Forest Service, USDA.
Notice of intent to prepare an environmental impact statement.
The USDA Forest Service will prepare an environmental impact statement (EIS) to disclose environmental effects on proposed resource management actions in South George project planning area. This project would improve the health and vigor of upland forest stands by managing vegetation composition, structure, stand density, and diversity, and decrease the susceptibility to future wildland fires of uncharacteristic intensity by reducing ladder, surface, and canopy fuels. The project planning area is approximately 21,000 acres in size. Proposed project activities consist of commercial timber harvest, including treatment of activity and natural fuels within harvest units, non commercial thinning for fuels reduction purposes, temporary road construction (that will be decommissioned after project use), danger tree removal along haul routes, and landscape prescribed burning.
Comments concerning the scope of the analysis must be received by April 8, 2009. The draft environmental impact statement is expected September Start Printed Page 99822009 and the final environmental impact statement is expected December 2009.
Send written comments to Monte Fujishin, District Ranger, Pomeroy Ranger District, 71 West Main Street, Pomeroy, WA 99347. Comments may also be sent via e-mail to email@example.com or via facsimile to (509) 843-4621. Comments may be hand delivered to the Pomeroy Ranger District office between the hours of 7:30 a.m. and 4:30 p.m., Monday through Friday, excluding Federal holidays.
It is important that reviewers provide their comments at such times and in such a manner that they are useful to the agency's preparation of the environmental impact statement. Therefore, comments should be provided prior to the close of the comment period and should clearly articulate the reviewer's concerns and comments. The submission of timely and specific comments can affect a reviewer's ability to participate in subsequent administrative appeal or judicial review.
Comments received in response to this solicitation, including names and addresses of those who comment, will be part of the public record for this proposed action. Comments submitted anonymously will be accepted and considered; however, anonymous comments will not provide the respondent with standing to participate in subsequent administrative appeal or judicial review.Start Further Info
FOR FURTHER INFORMATION CONTACT:
Ed Koberstein, Project Team Leader, Pomeroy Ranger District, telephone (509) 843-1891 or e-mail firstname.lastname@example.org. Individuals who use telecommunication devices for the deaf (TDD) may call the Federal Information Relay Service (FIRS) at 1-800-877-8339 between 8 a.m. and 8 p.m., Eastern Time, Monday through Friday.End Further Info End Preamble Start Supplemental Information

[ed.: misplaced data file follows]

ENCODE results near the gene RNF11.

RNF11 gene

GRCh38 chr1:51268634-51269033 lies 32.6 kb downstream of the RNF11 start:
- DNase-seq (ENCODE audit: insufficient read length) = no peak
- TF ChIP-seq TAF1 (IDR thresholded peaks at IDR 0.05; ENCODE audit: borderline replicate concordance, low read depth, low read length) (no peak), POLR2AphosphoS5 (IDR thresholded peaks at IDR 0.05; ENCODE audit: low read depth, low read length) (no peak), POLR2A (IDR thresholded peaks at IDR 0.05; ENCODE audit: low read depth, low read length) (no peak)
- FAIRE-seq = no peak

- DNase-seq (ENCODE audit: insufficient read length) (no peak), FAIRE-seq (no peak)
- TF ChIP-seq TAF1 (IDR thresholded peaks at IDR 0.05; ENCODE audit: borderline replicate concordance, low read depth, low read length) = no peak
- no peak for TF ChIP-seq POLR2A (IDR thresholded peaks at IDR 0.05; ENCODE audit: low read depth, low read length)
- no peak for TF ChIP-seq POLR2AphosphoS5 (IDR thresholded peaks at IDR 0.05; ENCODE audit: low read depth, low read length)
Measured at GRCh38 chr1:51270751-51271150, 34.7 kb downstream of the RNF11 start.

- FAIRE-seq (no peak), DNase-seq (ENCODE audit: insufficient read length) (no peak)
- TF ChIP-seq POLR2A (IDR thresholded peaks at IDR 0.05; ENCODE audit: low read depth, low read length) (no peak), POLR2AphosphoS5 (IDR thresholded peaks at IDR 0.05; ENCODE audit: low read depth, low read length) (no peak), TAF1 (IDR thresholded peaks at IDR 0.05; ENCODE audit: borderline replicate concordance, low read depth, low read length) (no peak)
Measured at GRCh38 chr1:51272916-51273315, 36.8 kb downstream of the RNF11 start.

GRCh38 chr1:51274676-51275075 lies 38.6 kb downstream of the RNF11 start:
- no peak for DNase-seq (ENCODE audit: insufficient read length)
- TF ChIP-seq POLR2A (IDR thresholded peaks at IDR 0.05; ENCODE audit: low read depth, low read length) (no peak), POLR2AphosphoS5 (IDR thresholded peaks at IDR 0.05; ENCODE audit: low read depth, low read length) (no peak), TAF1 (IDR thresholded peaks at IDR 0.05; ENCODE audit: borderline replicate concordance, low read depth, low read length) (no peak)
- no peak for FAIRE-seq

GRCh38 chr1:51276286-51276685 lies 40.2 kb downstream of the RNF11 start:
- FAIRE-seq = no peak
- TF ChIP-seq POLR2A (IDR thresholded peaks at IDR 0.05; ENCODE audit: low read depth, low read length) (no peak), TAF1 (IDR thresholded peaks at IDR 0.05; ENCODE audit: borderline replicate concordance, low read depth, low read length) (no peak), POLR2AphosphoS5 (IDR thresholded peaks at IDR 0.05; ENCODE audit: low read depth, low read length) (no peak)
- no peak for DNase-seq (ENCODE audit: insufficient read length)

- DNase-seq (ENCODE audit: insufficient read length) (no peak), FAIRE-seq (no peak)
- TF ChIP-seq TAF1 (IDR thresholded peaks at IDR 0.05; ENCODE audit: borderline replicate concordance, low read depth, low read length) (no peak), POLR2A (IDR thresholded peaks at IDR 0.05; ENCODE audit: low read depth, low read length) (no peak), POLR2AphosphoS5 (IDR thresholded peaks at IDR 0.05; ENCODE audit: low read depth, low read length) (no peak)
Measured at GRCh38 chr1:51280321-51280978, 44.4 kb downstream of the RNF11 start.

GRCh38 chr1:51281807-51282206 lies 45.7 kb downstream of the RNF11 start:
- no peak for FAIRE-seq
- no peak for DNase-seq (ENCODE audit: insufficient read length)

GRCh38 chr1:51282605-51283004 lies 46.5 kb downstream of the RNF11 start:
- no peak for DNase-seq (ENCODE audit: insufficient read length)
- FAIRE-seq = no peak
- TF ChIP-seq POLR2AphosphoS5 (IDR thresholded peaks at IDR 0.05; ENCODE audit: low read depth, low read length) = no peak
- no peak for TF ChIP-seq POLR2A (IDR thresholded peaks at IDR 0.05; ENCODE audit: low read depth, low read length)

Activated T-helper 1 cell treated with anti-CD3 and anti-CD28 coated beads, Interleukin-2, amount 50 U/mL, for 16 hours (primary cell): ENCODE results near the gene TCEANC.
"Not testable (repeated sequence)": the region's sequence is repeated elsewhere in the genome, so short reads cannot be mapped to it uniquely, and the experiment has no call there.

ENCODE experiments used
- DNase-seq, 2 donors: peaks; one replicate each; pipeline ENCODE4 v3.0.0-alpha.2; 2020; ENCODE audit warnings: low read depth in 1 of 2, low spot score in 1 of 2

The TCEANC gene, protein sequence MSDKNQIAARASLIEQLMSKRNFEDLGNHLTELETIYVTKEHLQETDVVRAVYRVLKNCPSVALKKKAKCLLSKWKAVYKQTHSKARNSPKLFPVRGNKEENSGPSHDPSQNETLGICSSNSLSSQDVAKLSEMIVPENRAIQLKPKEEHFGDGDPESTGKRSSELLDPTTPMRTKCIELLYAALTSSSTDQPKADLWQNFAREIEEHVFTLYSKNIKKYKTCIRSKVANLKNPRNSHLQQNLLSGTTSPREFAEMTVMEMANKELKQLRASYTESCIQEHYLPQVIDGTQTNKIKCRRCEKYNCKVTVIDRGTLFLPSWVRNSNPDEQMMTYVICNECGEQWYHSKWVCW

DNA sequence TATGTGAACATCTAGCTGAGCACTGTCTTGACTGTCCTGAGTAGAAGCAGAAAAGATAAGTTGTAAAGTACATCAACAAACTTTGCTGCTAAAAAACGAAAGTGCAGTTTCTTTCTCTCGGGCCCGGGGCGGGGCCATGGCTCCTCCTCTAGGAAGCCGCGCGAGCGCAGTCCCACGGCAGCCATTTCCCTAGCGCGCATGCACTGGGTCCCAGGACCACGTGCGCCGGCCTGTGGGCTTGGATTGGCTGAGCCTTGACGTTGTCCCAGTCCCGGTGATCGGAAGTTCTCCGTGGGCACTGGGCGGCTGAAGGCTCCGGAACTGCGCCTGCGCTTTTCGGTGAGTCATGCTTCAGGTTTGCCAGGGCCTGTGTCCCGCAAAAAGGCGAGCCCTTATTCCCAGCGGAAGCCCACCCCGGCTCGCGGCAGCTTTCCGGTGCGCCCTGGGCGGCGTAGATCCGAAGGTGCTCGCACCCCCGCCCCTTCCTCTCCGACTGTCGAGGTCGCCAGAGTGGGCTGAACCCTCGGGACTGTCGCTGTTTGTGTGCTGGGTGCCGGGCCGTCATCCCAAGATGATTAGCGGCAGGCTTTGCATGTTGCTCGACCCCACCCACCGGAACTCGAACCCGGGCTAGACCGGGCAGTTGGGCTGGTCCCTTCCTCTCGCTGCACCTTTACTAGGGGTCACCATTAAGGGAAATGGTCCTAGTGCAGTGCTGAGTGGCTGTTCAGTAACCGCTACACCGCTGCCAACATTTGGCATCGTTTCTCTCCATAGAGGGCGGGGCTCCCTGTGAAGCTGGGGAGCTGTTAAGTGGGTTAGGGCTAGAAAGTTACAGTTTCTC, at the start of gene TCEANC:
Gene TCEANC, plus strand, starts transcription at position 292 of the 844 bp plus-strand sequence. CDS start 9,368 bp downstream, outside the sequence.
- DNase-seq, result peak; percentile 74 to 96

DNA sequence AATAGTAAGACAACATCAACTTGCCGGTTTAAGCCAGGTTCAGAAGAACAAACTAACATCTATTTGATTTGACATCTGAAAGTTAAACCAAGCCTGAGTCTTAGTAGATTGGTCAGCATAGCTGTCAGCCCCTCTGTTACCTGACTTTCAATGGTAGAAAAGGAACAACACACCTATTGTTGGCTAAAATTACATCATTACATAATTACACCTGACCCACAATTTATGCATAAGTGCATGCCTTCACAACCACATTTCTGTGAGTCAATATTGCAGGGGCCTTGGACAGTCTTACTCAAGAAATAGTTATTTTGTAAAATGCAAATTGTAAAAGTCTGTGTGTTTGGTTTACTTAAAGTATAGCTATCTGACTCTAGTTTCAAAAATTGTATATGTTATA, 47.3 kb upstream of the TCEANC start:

South George project planning area is primarily located in Asotin County, Washington with a small portion in Garfield County, Washington. The legal description of the area is as follows: portions of T.7N., R.44E., section 1; T.7N., R.43E., sections 1-2; T.8N., R.43E., sections 1, 2, 10-15, 21-28, 33-36; T.8N., R.44E., sections 5-8, 17-20, 26-36; and T. 9N., R.43E., section 35. It is within South Fork Asotin Creek and Upper George Creek Subwatersheds of Asotin Watershed. Asotin Creek and Wenatchee Creek inventoried roadless areas (IRAs) are adjacent on the west and south sides of the project planning area. Existing forest roads (4400, 4300, and 4304) separate the IRAs from the project planning area boundary. Anatone Wildland Urban Interface (WUI) area is near the eastern boundary of the project planning area and is identified in the Asotin County Community Wildfire Protection Plan (CWPP). Approximately 550 acres within the project planning area is owned by Washington State Department of Fish and Wildlife.
Purpose and Need for Action
The purpose and need for action in this project is to improve health, vigor, and resilience to fire, insects, and disease in upland forests that are outside their historical 3 pre-fire suppression conditions for species composition, structural diversity, stocking densities, and fuel loads. Additionally there is a need to provide sawlogs and wood fiber products for utilization by regional and local industry.
Findings from historical range of variability analysis show that dry upland forest sites once dominated by old forest stands of ponderosa pine have closed in with shade tolerant species such as Douglas-fir and grand fir. Species composition on dry-forest sites indicates that Douglas-fir and grand fir are over-represented, and ponderosa pine is under-represented. For moist forest sites, species composition analysis shows that Douglas-fir, western larch, and lodgepole pine are under-represented and below their historical range, while grand fir and spruce-fir are over-represented. Findings also show that existing insect and disease susceptibility based upon historical range of variability is well above normal levels for defoliators (western spruce budworm and Douglas-fir tussock moth), fir engraver beetles, and root diseases (Armillaria and laminated root disease). The following statements summarize the purpose of and need for action in South George project planning area:
Vegetation—There is a need to manage vegetation composition, structure, stand density, and diversity of landscape patterns toward desired future conditions across the landscape by favoring fire tolerant species, increasing old forest structure, and reducing stocking density to levels that resist insects, diseases, and stand-replacing wildfire(s).